I’m 20. I’m sitting on a bus on my way home from trauma counselling, and I open up the book on healing my counsellor has lent me. The first page has a graphic description of someone being molested. I slam the book shut, and ball my fists up to my eyes and choke back a howl that seems to come from nowhere. The book falls to the floor and I hear it only distantly beneath the thunder of fear and pain and a blind, almost animal panic to flee from my own brain. Seconds pass, then minutes, the wave roars through me and leaves me a gasping, blinking mess on the number 9 to Partick.
I’m 32. I’m sitting on the floor of my comfortable living room with my husband. We’re writing a post about the paedophilia scandal festering all over the upper echelons of the British establishment. I make a suggestion, and my husband, intent in a paragraph of his own, suddenly jerks to his feet and wheels away, his brow furrowed. His body language stirs something, and suddenly my brain is bullrushed by the same wave that sucked me under on that bus. I can’t get air in for the sobs, my one good hand clenched to my face, the other attempting one despite the cumbersome cast I’m wearing. I’m terrified, incoherent, lost under a foaming sea murky with the broken detritus of old trauma. My poor partner sits with me, a hand on my shoulder, gently calling to me as I kick towards the surface.
This is what I talk about when I talk about triggering.
But let’s review. Trigger warnings, and the idea of triggering itself, has become something of a button issue in the last few years. With the rise of tumblr and awareness of mental health issues, more publications are advising their readers of graphic content. As with every attempt to make life easier for people, it’s met with substantial backlash from people who will fight to the death for their rights to make life more unpleasant or harder for others. The argument has spilled over into academia, literature and even into some spaces one would assume to be safe, where “Trigger warning!” has become its own punchline. But, in amongst all of the chin stroking and glib jokes, something seems to have been lost, which is what triggering actually is.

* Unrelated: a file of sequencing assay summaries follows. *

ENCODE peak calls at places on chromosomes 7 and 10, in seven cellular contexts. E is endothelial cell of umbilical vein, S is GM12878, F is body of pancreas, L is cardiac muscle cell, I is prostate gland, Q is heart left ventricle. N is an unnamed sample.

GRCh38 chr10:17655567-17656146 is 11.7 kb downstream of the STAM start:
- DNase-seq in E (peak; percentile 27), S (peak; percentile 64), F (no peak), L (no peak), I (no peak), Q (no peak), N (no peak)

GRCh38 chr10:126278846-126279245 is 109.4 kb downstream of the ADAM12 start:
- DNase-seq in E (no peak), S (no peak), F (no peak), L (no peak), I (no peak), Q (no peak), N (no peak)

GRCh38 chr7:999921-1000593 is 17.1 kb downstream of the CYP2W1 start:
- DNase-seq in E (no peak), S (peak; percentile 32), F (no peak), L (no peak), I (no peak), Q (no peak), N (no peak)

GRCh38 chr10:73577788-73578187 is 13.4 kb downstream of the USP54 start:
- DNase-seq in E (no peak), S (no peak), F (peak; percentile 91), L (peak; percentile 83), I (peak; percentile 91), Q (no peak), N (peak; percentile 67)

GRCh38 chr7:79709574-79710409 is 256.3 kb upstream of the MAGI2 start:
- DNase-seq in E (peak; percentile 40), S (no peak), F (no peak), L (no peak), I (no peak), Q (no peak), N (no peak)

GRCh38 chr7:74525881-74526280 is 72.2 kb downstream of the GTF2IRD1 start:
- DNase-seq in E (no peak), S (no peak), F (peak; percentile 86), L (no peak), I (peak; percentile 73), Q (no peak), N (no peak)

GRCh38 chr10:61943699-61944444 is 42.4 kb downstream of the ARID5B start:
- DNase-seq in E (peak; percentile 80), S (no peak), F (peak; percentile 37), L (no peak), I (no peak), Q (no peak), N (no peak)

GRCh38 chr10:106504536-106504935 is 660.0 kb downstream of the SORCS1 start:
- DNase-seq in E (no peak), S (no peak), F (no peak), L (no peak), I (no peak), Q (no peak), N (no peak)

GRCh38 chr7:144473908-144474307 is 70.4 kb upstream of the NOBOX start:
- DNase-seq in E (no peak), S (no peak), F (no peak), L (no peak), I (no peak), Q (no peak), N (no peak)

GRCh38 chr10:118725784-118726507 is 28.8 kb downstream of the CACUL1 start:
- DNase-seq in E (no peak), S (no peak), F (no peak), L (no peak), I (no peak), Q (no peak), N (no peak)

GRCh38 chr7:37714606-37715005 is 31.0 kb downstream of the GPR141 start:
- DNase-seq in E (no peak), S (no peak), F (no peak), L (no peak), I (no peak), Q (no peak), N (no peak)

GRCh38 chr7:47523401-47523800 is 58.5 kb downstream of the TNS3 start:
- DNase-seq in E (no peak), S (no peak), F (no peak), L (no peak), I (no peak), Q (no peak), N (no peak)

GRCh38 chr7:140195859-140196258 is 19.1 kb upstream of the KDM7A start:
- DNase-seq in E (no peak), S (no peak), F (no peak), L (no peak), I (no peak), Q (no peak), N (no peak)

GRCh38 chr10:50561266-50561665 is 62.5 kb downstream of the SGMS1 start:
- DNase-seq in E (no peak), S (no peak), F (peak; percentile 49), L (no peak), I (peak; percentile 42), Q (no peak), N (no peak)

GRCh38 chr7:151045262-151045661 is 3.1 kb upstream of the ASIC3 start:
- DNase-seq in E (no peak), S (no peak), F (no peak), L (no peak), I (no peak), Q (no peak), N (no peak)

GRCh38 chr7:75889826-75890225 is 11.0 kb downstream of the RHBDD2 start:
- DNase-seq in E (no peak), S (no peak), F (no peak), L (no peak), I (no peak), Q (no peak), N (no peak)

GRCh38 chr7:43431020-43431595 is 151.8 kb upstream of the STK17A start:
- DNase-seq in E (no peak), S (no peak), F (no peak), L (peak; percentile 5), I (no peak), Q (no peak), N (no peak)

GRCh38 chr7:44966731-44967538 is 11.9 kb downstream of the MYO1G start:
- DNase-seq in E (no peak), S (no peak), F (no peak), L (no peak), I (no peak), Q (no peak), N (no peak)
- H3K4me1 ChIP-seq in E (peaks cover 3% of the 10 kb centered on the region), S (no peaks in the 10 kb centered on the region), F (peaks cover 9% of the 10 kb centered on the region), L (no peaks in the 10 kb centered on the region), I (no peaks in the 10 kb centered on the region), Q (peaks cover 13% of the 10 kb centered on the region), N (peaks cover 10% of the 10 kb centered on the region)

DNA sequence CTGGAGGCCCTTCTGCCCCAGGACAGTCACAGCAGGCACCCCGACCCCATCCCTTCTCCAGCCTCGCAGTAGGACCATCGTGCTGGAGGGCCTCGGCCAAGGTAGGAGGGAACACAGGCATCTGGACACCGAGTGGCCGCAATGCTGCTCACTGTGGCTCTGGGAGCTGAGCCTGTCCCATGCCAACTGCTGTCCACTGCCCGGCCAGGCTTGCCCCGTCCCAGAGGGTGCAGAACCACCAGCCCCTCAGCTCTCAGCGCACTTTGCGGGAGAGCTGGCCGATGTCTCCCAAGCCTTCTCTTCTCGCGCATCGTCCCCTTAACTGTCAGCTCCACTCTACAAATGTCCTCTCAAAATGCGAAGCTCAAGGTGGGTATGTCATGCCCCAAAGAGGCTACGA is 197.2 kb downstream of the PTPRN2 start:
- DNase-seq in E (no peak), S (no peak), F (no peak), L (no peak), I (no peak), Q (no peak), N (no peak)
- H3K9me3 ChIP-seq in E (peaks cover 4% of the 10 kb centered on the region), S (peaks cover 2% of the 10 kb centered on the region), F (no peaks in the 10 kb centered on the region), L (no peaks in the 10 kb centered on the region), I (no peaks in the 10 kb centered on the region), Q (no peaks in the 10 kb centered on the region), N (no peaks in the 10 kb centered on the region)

I’ve been the victim of sustained sexual assault as a child and domestic violence as an adult. Despite this, I’ve managed to become a reasonably successful, functioning adult. I am a parent, I hold down a career, own a house, and have a fantastic husband. Given that twelve years ago I felt like I was dissolving in the poisonous solvent of my childhood trauma, this comes as something of a nice surprise, if one built out of a lot of hard work. Part of that work has been recognising, and dealing with, triggered episodes.
People seem to be of the opinion that triggering is reading about or seeing something bad, then feeling sad or upset. To some, it’s a sign that as a society we’re too damn soft and need to harden up and just deal with it. But it’s not that. I can read umpteen stories of battered partners and abused children and whilst my heart aches for them, it’s not triggering. It’s the equivalent of someone putting on the song you had on endless repeat after your first breakup. You remember the feeling, maybe get a little wistful, but you don’t suddenly throw yourself on your bed and weep into your pillow about how Brent was The One and how you’ll never love again.
Triggering is to remembering what being drowned is to having a paddle and it’s not always by the obvious. Sustained trauma can affect how the brain remembers, and how these memories can be retrieved. The old trope about the war veteran having violent flashbacks when they hear a helicopter is closer to how it actually is. This trigger causes the brain to become swamped by the traumatic memory, or parts of it. In my case, it’s a feeling of complete and utter animal terror. I lose sense of where I am, what I’m doing. I don’t know which way is up, or out. If I’m lucky, the tide sucks out moments before the tsunami hits and I can hit all the techniques and tricks I’ve learned that keep me above the rushing water. In those cases, I go real quiet, I breathe, I focus, I let the flood pass and then I have to spend a good few hours picking up after it, grateful that I had the warnings and found something to cling to. Sometimes I don’t get the warning, there’s no siren, no tide. Just airlessness, and the dark, and the terror.
I can never say with 100% certainty what will trigger me. Sometimes, it can be as abstract as the linoleum in a bathroom reminding me of the floor in the bathroom of the house I was assaulted in as a child. Others, it’s as obvious as the opening chapter of the book on the bus. Now of course I can’t ask for a trigger warning on the flooring section at Bunnings, but if there’s an article on child rape or scenes of a disturbing nature in the film I’m considering watching, it’s nice to have an early warning system so I can decide for myself if I want to keep to the high ground or risk dipping my toe in.
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